Blue Sky Beijing
by Byron on Apr 22, 2007 at 7:13 AM
The blue sky in the background of this photo was a rare site in Beijing. We were lucky to see it and the next day the pollution returned to normal oppressive levels. What I mistakenly thought was morning fog for a few moments, when I first arrived, was instead a gray smog that envelopes the city usually every day.
It’s tough not to be cynical on Earth Day after seeing that level of pollution and reading that Beijing is on track to become the top carbon emitter. While Oprah teaches her audience how to be green, eco-socialites throw parties, and Cheryl Crow urges us to spare a square, the “latest data shows China is building a coal-fired power plant every four days.” The IOC’s confidence in China’s ability to clean up the air for the Olympics is laughable. I was having problems just riding a folding bike around and expect that Olympic performance scientists will focus on breakthrough exercise-induced asthma drugs in Beijing.
Of course, Bike Hugger will do our part to promote cycling and bike culture (May is National Bike Month), but with a new realization and appreciation of how perilous global warming is. China has promised to focus on pollution and the poor. We can only hope that’s true.
Olympic progress report video
by Byron on Apr 20, 2007 at 1:36 PM
In this video clip, Bryan and I observe the Olympic progress. You can also see that we’re having a good time. Learn more about Beijing, the Olympics, and how they’re going to get that done in my post on Textura Design.
At the Apple Store (Portland)
by Byron on Apr 19, 2007 at 10:01 AM
Ok, wow, Scott (our design and brand manager) sent a Publish and Prosper book sighting note and hey it’s in the Apple Store – down there in the right color, green jacket. Awesome.
Byron’s book at the Apple Store (Portland)
Originally uploaded by benishs.
by Byron on Apr 17, 2007 at 11:28 PM
This gentleman administers the curbside service center near our hotel. He was nice enough to pose for a photo and proudly displayed his Chairman Mao pin. I expect the Olympics tourist will love him. He refused my offer of a tip for the photo and barked some orders at a mechanic before I left.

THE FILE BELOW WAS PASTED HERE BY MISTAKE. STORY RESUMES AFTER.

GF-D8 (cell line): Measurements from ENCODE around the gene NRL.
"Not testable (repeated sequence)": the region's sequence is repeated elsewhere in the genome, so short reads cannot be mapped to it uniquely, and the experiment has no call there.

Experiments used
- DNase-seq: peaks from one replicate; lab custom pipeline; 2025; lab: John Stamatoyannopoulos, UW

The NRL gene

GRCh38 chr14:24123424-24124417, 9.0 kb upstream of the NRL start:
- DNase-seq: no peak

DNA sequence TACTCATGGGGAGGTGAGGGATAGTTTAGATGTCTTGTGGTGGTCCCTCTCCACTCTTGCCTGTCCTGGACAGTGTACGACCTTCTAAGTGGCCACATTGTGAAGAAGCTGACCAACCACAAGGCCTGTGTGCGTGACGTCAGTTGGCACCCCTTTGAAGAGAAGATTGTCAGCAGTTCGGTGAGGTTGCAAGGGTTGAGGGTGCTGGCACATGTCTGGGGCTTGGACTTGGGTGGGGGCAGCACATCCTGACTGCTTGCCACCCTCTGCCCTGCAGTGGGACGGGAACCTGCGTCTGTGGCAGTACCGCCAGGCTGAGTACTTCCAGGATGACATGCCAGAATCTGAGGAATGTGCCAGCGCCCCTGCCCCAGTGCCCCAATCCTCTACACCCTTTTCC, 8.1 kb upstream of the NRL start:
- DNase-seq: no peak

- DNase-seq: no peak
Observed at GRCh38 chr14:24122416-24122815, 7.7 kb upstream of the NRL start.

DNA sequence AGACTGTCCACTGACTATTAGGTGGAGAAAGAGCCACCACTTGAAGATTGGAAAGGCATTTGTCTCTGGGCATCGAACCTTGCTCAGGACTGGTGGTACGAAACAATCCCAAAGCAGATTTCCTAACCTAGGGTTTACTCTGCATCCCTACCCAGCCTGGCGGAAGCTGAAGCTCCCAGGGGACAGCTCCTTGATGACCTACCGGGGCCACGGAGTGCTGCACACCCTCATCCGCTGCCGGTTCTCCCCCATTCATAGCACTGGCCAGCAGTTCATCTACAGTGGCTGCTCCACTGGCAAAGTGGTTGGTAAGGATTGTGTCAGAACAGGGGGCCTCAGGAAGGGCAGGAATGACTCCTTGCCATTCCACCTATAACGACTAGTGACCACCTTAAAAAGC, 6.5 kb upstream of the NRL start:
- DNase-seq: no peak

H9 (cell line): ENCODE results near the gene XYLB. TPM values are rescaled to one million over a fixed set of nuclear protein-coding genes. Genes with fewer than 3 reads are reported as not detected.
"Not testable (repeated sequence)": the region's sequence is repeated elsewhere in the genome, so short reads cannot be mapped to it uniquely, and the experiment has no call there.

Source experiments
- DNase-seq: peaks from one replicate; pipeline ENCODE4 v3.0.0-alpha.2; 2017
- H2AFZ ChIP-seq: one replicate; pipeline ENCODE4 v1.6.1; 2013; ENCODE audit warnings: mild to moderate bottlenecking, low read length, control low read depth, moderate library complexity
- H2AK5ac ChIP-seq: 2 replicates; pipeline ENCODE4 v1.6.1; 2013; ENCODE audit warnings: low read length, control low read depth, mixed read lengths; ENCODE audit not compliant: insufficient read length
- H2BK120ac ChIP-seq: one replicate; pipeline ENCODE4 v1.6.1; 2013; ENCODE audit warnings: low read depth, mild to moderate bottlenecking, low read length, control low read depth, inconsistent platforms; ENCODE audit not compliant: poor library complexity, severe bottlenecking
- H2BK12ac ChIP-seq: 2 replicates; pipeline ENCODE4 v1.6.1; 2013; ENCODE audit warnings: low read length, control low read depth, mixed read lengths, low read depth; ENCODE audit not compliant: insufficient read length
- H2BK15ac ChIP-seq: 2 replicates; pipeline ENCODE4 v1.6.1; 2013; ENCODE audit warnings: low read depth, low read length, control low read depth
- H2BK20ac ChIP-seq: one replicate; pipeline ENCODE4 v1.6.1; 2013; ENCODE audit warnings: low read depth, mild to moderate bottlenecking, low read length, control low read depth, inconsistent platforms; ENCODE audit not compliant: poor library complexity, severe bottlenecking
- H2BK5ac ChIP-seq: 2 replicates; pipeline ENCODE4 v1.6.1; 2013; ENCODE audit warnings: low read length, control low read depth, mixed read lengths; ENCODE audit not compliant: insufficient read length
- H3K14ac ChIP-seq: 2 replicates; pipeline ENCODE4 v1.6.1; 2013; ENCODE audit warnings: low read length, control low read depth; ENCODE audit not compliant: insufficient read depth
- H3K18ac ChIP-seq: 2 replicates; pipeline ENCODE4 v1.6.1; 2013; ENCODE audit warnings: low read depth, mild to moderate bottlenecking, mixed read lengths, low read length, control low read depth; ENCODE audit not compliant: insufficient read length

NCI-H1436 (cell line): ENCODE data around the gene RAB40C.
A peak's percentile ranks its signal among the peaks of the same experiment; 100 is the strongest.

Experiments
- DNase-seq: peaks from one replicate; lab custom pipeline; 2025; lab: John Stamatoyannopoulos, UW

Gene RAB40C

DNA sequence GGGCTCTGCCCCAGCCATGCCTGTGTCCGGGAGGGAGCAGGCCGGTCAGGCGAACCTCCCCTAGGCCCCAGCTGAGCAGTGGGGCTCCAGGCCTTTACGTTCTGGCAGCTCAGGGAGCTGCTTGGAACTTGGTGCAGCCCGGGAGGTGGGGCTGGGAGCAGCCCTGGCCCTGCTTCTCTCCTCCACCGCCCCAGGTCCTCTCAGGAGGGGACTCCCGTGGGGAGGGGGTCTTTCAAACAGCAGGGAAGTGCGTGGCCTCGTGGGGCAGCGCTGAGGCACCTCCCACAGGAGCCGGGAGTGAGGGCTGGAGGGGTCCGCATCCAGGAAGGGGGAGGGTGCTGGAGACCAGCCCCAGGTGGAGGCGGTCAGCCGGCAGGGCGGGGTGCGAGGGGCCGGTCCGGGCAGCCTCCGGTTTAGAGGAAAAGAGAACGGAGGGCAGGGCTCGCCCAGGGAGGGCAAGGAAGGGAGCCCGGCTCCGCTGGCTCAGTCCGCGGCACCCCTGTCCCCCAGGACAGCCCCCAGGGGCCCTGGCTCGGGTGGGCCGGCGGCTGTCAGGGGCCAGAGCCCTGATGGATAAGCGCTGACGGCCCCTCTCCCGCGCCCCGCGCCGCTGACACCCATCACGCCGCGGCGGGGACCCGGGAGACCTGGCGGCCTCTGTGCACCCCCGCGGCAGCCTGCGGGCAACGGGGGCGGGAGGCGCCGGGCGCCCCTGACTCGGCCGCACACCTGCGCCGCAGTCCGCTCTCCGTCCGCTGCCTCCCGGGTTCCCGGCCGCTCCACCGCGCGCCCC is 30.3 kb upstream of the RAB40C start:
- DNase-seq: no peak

17 flavors of Diesel fumes
by Bryan Rhoads on Apr 17, 2007 at 11:18 PM
Biking through the streets of Beijing offers a myriad of sights… and industrial smells. It ranges from light sweet crude to Kuwaiti sensimilia to high-sulphur coal w/ a hint of turpentine… The more exotic, the more we cracked up at the insanity of it all.
Beijing is a spectrum of activities. Bikes carrying buckets of meat and buckets of tar to baby bakchoy.
We’ve made it out on the bike everyday we’ve been here. Biked at least 10 miles yesterday through heavy rush-hour bike traffic to the Pearl Market (which has everything in the World for 2 dollars). Trying to head out later today to the Lotus Market which is a little closer.
Heaviest bike traffic I’ve ever been in… even more than Amsterdam. We just have jumped in and followed the crowds…
by Byron on Apr 17, 2007 at 11:13 PM
Beijing has bike parking lots near the massive malls. That’s the attendant having lunch.
Beijing by Bike Video
by Byron on Apr 17, 2007 at 4:03 AM
In this clip near the Olympic Park, I blurt out “Beijing” while Bryan rides on past …
David Byrne’s Bike Stolen
by Byron on Apr 17, 2007 at 3:52 AM
Clarence from StreetFilms wrote to tell us that David Byrne just had his bicycle stolen! See Byrne on StreetFilms and Jason’s post on a chance encounter with him at SXSW.
Curbside Service in Beijing
by Byron on Apr 16, 2007 at 7:07 PM
Every few blocks in Beijing, there are curbside mechanics that fix bikes as cyclists ride up. The mechanics have tubes, pumps, wrenches and more. At some of the stops, cyclists socialize and hang out. I stopped and filled up my rear tire on the folding bike and said hello. The mechanic and his buddies didn’t speak english, but nodded and smiled just the same and gave us happy thumbs up.
Beijing by Bike
by Byron on Apr 15, 2007 at 5:22 PM
Bikes as transportation in a city of millions. We rode from the hotel to the Forbidden City and just got into the “flow” of bike traffic and followed it through perilous intersections, traffic circles, and more. I was the only one in all of China wearing a helmet. The safety zone between bikes and other vehicles of all types doesn’t exist, everyone is close to everyone and everything else and it’s best to just roll with it, finding your way.
See more in the Bike Hugger photostream.
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